SPECIAL REPORT—As the United States becomes an ever-greater energy producer, Russia, Saudi Arabia, Venezuela, and other relatively large energy producing countries will be negatively impacted. And with decreasing U.S. dependency on Middle Eastern oil, China, now the world’s largest consumer of energy, will become more influential there. But the biggest impact will be on the United States, which stands to significantly benefit in terms of economic growth, manufacturing output and corporate competitiveness.

In 2013, the United States was the third largest global producer of crude oil after Russia and Saudi Arabia, and the world’s biggest overall producer of oil. The U.S. also was the world’s top producer of dry natural gas, followed by Russia, Canada and China.(1) As U.S. energy production increases, the impact will continue to be felt inside as well as outside the United States.

Toward Energy Independence

Several years ago, it was assumed that the United States would be importing increasingly larger volumes of petroleum and liquefied natural gas to make up for shortfalls in domestic production. However, with significantly greater energy output over the last few years, combined with greater automotive fuel efficiency, net energy imports (imports minus exports), which peaked in 2005, continue to decline. In fact, the net import share of total U.S. consumption has been falling — from 30 percent in 2005 to 16 percent in 2012 — and is projected to decline further to 4 percent in 2040.(2)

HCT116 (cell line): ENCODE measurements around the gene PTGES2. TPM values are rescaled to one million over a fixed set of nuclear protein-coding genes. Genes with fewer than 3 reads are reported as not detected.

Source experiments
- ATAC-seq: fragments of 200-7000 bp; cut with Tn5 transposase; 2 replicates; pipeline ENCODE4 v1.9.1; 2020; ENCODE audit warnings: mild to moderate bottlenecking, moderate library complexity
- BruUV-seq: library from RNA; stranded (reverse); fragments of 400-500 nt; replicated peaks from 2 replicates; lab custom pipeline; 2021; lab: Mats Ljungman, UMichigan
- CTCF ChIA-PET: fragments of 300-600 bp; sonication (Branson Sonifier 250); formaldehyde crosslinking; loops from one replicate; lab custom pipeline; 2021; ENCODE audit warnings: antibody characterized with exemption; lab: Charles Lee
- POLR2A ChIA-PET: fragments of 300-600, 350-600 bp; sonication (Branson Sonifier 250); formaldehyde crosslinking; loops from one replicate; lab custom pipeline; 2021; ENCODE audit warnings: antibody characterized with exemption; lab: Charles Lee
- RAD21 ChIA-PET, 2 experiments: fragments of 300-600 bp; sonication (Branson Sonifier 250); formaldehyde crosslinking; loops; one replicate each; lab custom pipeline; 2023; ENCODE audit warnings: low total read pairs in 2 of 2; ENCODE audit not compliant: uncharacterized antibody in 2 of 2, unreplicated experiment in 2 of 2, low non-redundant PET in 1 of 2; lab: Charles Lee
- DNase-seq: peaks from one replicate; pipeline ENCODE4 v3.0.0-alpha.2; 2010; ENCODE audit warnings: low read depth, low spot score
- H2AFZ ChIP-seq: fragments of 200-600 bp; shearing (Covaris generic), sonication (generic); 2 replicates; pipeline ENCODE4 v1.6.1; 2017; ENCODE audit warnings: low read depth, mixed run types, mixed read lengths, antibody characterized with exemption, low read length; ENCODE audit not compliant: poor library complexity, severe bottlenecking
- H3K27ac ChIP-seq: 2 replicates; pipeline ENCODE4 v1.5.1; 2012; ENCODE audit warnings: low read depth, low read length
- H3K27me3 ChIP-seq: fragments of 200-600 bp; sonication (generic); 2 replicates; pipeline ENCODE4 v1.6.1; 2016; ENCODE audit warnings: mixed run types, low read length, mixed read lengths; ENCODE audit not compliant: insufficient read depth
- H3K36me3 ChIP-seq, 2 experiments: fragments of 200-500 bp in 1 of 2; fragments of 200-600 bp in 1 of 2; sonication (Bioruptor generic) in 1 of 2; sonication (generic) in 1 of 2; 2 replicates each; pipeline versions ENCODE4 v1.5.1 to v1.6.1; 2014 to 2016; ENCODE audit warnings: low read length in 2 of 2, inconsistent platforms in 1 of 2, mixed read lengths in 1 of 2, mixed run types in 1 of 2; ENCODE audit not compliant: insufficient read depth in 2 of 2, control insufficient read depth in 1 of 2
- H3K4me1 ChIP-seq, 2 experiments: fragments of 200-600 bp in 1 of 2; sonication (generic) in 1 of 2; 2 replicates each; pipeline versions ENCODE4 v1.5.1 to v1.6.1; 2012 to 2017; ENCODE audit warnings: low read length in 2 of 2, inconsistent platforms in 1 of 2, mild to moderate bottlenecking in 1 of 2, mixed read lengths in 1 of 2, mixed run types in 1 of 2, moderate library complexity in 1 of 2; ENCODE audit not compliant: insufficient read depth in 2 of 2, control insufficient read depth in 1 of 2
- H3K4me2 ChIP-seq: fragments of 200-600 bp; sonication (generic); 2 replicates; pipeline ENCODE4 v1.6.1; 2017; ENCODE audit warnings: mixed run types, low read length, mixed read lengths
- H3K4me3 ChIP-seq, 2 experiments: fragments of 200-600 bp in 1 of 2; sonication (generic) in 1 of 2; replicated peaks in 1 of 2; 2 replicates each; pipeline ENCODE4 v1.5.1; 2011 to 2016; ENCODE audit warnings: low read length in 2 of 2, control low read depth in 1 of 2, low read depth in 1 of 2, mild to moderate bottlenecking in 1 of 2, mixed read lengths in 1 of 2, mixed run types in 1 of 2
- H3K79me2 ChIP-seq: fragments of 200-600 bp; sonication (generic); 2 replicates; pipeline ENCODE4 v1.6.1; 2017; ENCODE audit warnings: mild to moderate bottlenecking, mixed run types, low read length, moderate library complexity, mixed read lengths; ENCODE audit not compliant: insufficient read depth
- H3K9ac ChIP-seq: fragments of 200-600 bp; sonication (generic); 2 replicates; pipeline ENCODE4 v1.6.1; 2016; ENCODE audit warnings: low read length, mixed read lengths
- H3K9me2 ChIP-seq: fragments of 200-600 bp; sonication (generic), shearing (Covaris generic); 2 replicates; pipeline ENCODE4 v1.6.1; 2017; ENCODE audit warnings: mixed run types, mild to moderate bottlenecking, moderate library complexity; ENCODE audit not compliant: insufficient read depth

In 2013, domestic energy production satisfied 84 percent of America’s energy needs and included natural gas, which represented 30 percent of U.S. energy output, followed by coal, at 24 percent, petroleum, at 24 percent, renewables, at 11 percent, and nuclear power, at 10 percent.(3) Moving forward, natural gas will become a greater and greater portion of domestically produced energy.

The combined use of horizontal drilling and hydraulic fracturing has enabled American companies to exploit untouched domestic unconventional energy resources, such as shale gas, shale oil and tight oil, once considered too difficult to extract. In turn, due to improved recovery rates, assessments of these obtainable reserves have skyrocketed, even in already tapped fields.

In fact, it is estimated that a Persian Gulf may lie beneath North Dakota and Montana.(4) And the Marcellus shale alone may hold 141 trillion cubic feet of natural gas reserves, an amount equal to estimated world consumption in the year 2024.(5)